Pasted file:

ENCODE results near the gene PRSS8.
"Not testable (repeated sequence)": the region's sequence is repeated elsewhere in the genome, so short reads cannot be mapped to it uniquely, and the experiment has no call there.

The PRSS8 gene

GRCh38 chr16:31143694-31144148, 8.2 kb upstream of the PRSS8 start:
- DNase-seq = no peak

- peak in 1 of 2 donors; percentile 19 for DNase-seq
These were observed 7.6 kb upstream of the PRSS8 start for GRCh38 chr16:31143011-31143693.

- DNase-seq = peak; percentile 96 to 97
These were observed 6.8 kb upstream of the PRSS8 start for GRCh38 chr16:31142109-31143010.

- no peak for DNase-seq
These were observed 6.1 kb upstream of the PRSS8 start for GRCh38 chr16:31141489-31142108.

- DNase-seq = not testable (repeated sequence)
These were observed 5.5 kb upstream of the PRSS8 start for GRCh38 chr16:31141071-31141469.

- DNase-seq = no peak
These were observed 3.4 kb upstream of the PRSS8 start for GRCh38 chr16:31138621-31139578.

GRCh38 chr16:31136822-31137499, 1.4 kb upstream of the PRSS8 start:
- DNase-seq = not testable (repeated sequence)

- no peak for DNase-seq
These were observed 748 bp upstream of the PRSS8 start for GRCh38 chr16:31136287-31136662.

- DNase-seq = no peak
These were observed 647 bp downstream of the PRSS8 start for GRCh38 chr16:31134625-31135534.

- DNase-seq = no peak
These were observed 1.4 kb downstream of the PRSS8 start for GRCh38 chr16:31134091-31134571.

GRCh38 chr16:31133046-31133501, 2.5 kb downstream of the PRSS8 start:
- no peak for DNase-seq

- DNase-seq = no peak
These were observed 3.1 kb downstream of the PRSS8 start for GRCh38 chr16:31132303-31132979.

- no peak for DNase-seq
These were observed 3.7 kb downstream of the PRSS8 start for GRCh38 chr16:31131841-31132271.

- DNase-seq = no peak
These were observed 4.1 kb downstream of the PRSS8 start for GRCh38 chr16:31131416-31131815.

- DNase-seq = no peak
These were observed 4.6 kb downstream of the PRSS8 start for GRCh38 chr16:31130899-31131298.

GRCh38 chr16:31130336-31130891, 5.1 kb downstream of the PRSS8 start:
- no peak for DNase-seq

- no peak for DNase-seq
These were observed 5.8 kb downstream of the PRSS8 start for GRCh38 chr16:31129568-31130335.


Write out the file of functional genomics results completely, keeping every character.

ENCODE results near the gene PRSS8.
"Not testable (repeated sequence)": the region's sequence is repeated elsewhere in the genome, so short reads cannot be mapped to it uniquely, and the experiment has no call there.

The PRSS8 gene

GRCh38 chr16:31143694-31144148, 8.2 kb upstream of the PRSS8 start:
- DNase-seq = no peak

- peak in 1 of 2 donors; percentile 19 for DNase-seq
These were observed 7.6 kb upstream of the PRSS8 start for GRCh38 chr16:31143011-31143693.

- DNase-seq = peak; percentile 96 to 97
These were observed 6.8 kb upstream of the PRSS8 start for GRCh38 chr16:31142109-31143010.

- no peak for DNase-seq
These were observed 6.1 kb upstream of the PRSS8 start for GRCh38 chr16:31141489-31142108.

- DNase-seq = not testable (repeated sequence)
These were observed 5.5 kb upstream of the PRSS8 start for GRCh38 chr16:31141071-31141469.

- DNase-seq = no peak
These were observed 3.4 kb upstream of the PRSS8 start for GRCh38 chr16:31138621-31139578.

GRCh38 chr16:31136822-31137499, 1.4 kb upstream of the PRSS8 start:
- DNase-seq = not testable (repeated sequence)

- no peak for DNase-seq
These were observed 748 bp upstream of the PRSS8 start for GRCh38 chr16:31136287-31136662.

- DNase-seq = no peak
These were observed 647 bp downstream of the PRSS8 start for GRCh38 chr16:31134625-31135534.

- DNase-seq = no peak
These were observed 1.4 kb downstream of the PRSS8 start for GRCh38 chr16:31134091-31134571.

GRCh38 chr16:31133046-31133501, 2.5 kb downstream of the PRSS8 start:
- no peak for DNase-seq

- DNase-seq = no peak
These were observed 3.1 kb downstream of the PRSS8 start for GRCh38 chr16:31132303-31132979.

- no peak for DNase-seq
These were observed 3.7 kb downstream of the PRSS8 start for GRCh38 chr16:31131841-31132271.

- DNase-seq = no peak
These were observed 4.1 kb downstream of the PRSS8 start for GRCh38 chr16:31131416-31131815.

- DNase-seq = no peak
These were observed 4.6 kb downstream of the PRSS8 start for GRCh38 chr16:31130899-31131298.

GRCh38 chr16:31130336-31130891, 5.1 kb downstream of the PRSS8 start:
- no peak for DNase-seq

- no peak for DNase-seq
These were observed 5.8 kb downstream of the PRSS8 start for GRCh38 chr16:31129568-31130335.